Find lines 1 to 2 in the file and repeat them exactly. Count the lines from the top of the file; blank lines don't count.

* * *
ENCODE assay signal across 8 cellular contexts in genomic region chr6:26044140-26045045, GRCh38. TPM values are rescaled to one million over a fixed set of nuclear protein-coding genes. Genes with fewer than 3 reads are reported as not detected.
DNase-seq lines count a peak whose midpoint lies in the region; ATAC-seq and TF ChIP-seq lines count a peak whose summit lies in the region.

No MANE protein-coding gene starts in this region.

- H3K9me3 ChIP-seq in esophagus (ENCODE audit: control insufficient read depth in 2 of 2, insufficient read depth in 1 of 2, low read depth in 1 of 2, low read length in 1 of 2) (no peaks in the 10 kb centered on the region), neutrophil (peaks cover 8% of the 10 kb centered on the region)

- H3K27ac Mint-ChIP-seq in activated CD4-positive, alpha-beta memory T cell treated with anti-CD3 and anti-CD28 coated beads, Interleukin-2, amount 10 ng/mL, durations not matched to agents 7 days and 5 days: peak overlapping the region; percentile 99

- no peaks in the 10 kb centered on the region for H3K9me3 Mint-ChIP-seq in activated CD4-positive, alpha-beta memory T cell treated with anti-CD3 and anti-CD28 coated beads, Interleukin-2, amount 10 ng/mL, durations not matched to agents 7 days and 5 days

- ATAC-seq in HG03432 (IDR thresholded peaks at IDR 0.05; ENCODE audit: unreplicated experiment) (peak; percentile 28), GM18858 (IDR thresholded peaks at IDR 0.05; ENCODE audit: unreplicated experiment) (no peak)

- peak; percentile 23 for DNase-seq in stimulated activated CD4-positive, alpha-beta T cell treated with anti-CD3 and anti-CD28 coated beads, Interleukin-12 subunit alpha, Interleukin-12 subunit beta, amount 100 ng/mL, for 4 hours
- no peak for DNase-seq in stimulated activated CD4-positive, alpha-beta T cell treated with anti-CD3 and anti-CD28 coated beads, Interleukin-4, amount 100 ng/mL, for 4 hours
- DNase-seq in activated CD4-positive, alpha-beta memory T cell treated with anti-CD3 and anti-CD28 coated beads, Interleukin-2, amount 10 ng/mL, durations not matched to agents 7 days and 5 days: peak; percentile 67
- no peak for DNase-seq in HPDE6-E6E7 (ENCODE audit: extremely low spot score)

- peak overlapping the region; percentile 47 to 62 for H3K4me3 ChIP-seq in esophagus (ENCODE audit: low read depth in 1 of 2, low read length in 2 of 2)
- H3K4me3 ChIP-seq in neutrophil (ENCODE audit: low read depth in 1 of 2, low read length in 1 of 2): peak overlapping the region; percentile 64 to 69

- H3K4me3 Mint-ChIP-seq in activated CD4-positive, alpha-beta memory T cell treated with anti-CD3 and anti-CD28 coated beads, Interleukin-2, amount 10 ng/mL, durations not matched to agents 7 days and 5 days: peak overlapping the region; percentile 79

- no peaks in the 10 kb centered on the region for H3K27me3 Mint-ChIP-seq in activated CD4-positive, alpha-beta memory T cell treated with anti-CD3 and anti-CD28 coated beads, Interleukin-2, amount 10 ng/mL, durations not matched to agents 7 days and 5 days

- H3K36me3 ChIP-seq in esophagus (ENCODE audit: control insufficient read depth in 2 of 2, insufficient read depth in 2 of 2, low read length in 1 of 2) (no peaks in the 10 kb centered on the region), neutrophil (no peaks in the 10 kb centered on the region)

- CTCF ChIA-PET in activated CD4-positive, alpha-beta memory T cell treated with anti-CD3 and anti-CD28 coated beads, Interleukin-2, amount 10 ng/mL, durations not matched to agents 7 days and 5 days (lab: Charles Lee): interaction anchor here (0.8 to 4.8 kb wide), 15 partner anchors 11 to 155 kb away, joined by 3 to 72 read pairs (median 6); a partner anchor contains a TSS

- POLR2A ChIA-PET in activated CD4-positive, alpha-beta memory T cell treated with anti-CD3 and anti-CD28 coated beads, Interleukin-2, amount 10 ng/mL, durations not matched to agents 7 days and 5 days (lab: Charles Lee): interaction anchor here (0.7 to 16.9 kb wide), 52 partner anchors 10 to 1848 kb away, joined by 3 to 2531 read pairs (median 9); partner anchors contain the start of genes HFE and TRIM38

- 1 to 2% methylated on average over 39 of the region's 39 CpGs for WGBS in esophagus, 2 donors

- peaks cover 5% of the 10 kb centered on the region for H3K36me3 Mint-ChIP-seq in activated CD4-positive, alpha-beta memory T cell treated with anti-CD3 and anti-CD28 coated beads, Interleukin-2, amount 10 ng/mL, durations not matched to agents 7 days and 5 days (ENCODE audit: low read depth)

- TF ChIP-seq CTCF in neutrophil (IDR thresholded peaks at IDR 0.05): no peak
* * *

ENCODE assay signal across 8 cellular contexts in genomic region chr6:26044140-26045045, GRCh38. TPM values are rescaled to one million over a fixed set of nuclear protein-coding genes. Genes with fewer than 3 reads are reported as not detected.
DNase-seq lines count a peak whose midpoint lies in the region; ATAC-seq and TF ChIP-seq lines count a peak whose summit lies in the region.